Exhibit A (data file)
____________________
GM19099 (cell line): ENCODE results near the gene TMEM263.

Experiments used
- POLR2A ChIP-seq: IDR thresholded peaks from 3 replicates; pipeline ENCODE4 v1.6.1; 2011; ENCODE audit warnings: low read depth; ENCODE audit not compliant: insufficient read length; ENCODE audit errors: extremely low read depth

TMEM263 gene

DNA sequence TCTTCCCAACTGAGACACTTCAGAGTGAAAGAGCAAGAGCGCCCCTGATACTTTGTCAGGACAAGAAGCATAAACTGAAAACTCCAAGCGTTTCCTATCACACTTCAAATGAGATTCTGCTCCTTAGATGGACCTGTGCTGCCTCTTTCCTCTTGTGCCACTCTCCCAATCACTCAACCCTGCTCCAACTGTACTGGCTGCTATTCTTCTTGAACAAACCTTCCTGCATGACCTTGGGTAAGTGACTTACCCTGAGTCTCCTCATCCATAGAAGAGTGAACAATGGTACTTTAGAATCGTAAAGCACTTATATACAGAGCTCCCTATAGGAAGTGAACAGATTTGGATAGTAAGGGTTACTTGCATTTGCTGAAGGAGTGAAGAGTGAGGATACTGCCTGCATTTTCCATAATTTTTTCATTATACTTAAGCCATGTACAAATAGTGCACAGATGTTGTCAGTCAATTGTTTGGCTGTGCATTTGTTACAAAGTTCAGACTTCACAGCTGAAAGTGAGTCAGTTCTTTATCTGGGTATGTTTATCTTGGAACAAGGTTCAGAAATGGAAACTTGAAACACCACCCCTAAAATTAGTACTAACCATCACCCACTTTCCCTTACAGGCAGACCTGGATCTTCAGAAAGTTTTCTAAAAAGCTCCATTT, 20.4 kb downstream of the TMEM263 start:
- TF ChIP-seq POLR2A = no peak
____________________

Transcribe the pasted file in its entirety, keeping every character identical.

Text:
GM19099 (cell line): ENCODE results near the gene TMEM263.

Experiments used
- POLR2A ChIP-seq: IDR thresholded peaks from 3 replicates; pipeline ENCODE4 v1.6.1; 2011; ENCODE audit warnings: low read depth; ENCODE audit not compliant: insufficient read length; ENCODE audit errors: extremely low read depth

TMEM263 gene

DNA sequence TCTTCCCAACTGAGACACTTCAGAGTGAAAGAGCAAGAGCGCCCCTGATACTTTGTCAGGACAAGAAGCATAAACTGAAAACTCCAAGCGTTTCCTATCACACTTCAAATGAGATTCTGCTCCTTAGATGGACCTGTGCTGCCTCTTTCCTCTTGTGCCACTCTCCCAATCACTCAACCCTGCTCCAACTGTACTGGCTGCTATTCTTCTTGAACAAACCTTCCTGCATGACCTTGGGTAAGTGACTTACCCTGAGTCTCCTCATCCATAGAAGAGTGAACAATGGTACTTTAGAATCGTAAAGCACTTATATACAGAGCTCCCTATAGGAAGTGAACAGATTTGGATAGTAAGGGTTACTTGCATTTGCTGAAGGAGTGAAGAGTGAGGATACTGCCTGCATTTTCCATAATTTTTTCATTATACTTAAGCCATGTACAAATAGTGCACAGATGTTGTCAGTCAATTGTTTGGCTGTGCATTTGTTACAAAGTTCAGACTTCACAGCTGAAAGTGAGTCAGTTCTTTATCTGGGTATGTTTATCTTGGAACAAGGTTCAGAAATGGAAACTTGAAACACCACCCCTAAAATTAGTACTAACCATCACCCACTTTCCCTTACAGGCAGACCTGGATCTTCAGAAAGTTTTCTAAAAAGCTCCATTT, 20.4 kb downstream of the TMEM263 start:
- TF ChIP-seq POLR2A = no peak